The Night Of is an eight-part limited series that delves into the intricate story of a fictitious murder case in New York City. The series follows the police investigation and legal proceedings, all the while examining the criminal justice system and the purgatory of Rikers Island, where the accused awaits his trial.
Filmed in and around Manhattan, the HBO series is based on the BBC’s “Criminal Justice,”
If you would ask anyone at the cinema if they would prefer a new original movie or a sequel/copy of a film I’m sure the larger amount would prefer a new original idea. The past two or three years remakes became much more frequent than before. Here are some remakes in 2017.
What a huge disappointment this movie was. Spaceships land on earth, nothing else happens and somehow the big question is are they friendly or hostile. The Aliens did remind me of Space Invaders which was fun. Fun thinking back at Space Invaders…
I’m not sure why the Chinese are labeled as the aggressive and impatient. On one hand it was a gift that due the Chinese possible attack on the friendly aliens there was a sort of deadline in the movie script. I checked two times during the movie how much time was still remaining, not a good sign.
Metascore of 81? Unbelievable. The movie is very slow-paced and reflecting back almost nothing happened during 116 minutes. The humans learn to decode the language, the message was aliens helps humans, humans help aliens later. Help with what? How? Why do they need help? None of these questions are answered or slightly worked out.
Not what i hoped after seeing the poster and trailer.
Set in 2010, the third installment of Fargo centers on Emmit Stussy and his slightly younger brother Ray (Ewan McGregor in dual roles).
Emmit, the “Parking Lot King of Minnesota,” is a handsome, self-made real estate mogul with a perfect family – a real American success story. His slightly younger brother Ray is more of a cautionary tale. Wilted from a lifetime of living in Emmit’s shadow, Ray is a balding, pot-bellied parole officer with a huge chip on his shoulder about the hand he’s been dealt – and he blames his brother.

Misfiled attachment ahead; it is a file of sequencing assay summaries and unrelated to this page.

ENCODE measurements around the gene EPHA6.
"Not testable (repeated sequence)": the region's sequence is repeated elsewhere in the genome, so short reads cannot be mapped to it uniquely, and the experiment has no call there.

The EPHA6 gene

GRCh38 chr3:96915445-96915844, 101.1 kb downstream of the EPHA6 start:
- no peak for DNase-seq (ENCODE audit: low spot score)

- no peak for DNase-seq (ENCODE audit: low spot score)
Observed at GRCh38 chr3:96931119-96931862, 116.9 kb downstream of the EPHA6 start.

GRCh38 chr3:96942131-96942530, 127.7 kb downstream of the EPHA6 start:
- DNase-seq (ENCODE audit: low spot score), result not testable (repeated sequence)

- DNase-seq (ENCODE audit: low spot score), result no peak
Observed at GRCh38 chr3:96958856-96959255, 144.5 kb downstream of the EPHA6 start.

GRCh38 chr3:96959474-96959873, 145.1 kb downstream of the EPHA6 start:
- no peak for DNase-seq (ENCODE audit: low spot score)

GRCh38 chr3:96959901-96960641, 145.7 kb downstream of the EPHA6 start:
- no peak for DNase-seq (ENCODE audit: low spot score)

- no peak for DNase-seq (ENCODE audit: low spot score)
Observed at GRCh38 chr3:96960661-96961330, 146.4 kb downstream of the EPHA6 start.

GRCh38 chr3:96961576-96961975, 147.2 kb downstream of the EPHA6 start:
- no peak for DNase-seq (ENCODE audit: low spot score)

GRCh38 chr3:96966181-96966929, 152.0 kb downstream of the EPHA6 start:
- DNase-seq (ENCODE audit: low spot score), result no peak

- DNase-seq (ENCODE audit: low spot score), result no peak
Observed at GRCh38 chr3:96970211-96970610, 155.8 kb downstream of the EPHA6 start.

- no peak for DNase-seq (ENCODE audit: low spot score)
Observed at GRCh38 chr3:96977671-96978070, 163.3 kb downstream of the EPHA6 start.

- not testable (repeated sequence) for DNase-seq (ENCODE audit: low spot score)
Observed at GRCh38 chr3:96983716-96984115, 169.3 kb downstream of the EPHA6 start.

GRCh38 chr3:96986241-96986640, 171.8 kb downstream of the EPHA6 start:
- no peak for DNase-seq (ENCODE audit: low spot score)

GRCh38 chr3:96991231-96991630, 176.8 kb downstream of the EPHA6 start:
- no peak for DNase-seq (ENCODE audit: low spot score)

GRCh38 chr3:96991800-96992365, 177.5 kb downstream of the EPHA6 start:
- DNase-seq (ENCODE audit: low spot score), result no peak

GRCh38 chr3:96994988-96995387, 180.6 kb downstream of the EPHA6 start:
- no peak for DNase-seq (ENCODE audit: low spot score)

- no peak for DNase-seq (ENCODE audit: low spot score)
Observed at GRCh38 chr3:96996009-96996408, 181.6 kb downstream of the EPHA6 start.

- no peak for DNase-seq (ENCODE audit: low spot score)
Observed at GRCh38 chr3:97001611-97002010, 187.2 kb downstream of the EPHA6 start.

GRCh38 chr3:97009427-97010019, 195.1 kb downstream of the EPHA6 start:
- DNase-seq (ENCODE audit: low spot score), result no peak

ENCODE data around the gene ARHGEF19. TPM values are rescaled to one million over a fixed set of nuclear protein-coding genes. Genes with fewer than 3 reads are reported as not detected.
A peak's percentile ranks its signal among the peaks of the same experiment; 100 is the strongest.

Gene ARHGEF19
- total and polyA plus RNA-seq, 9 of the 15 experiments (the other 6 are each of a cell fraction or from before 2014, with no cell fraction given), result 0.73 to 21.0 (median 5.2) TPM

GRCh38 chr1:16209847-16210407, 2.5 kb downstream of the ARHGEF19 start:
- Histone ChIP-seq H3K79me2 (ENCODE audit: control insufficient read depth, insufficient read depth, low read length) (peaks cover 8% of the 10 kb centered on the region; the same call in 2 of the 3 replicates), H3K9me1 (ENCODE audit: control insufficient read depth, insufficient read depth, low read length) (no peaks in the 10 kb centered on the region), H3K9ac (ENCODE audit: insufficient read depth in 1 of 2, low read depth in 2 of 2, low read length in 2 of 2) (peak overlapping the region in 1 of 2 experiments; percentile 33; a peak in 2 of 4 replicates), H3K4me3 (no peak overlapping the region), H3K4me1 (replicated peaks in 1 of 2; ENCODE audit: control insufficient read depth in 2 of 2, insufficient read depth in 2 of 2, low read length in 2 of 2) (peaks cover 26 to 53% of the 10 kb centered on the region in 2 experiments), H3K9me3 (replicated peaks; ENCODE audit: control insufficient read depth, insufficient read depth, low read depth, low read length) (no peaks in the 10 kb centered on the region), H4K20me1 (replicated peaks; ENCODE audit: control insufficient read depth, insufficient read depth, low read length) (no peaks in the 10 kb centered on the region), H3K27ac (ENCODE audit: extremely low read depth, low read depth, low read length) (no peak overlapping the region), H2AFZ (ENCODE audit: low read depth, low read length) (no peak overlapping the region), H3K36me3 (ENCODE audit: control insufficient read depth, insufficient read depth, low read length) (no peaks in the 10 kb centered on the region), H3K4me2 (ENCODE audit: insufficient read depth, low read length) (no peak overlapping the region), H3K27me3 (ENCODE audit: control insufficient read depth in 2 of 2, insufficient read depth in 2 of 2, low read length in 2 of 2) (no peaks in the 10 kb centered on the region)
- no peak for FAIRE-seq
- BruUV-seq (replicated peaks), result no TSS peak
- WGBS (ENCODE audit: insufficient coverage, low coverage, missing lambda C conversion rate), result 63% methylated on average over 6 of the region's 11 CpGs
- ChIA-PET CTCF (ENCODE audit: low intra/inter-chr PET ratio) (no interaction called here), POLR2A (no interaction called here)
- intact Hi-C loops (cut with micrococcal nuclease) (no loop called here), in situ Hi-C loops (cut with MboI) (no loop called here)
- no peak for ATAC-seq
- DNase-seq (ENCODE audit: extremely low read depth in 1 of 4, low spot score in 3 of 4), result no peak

The only bright spot in Ray’s life is the love of a not-so-good woman, Nikki Swango (Mary Elizabeth Winstead), one of his parolees. Nikki has brains, beauty and a deep and abiding passion for competitive bridge. She decides to help Ray turn his fortunes around, by essentially stealing back his good karma. Unsurprisingly, things quickly get out of hand and petty theft leads to murder.
When the mayhem crosses county lines, Eden Valley Police Chief Gloria Burgle (Carrie Coon), a newly divorced mother, is called upon to investigate. Normally steady and imperturbable, Gloria is shaken when the case takes an unexpectedly personal turn. Meanwhile, Emmit’s perfect life is upended when he receives an unwelcome business proposal from a mysterious loner and true capitalist, V.M. Vargas (David Thewlis), whose bosses plan to become business partners with “The Parking Lot King” whether Emmit likes it or not.
Audience Score 95%
Critics Consensus: Thanks in part to a memorable dual performance from Ewan McGregor, Fargo mostly maintains the sly wit and off-kilter sensibility it displayed in its first two seasons.
About the true story disclaimer
As with the original film, each episode begins with the superimposed text:
This is a true story. The events depicted took place in Minnesota in [year]. At the request of the survivors, the names have been changed. Out of respect for the dead, the rest has been told exactly as it occurred.
To give you a short answer, it’s all complete fiction. Doing some research and reading the stories I tend to dislike the Coen brothers. Remember season 2? An interview:
“There are actually two little elements in the story that were based on actual incidents,” Joel Coen told HuffPost. “One of them is the fact that there was a guy, I believe in the ‘60s or ‘70s, who was gumming up serial numbers for cars and defrauding the General Motors Finance Corporation. There was no kidnapping. There was no murder. It was a guy defrauding the GM Finance Corporation at some point.”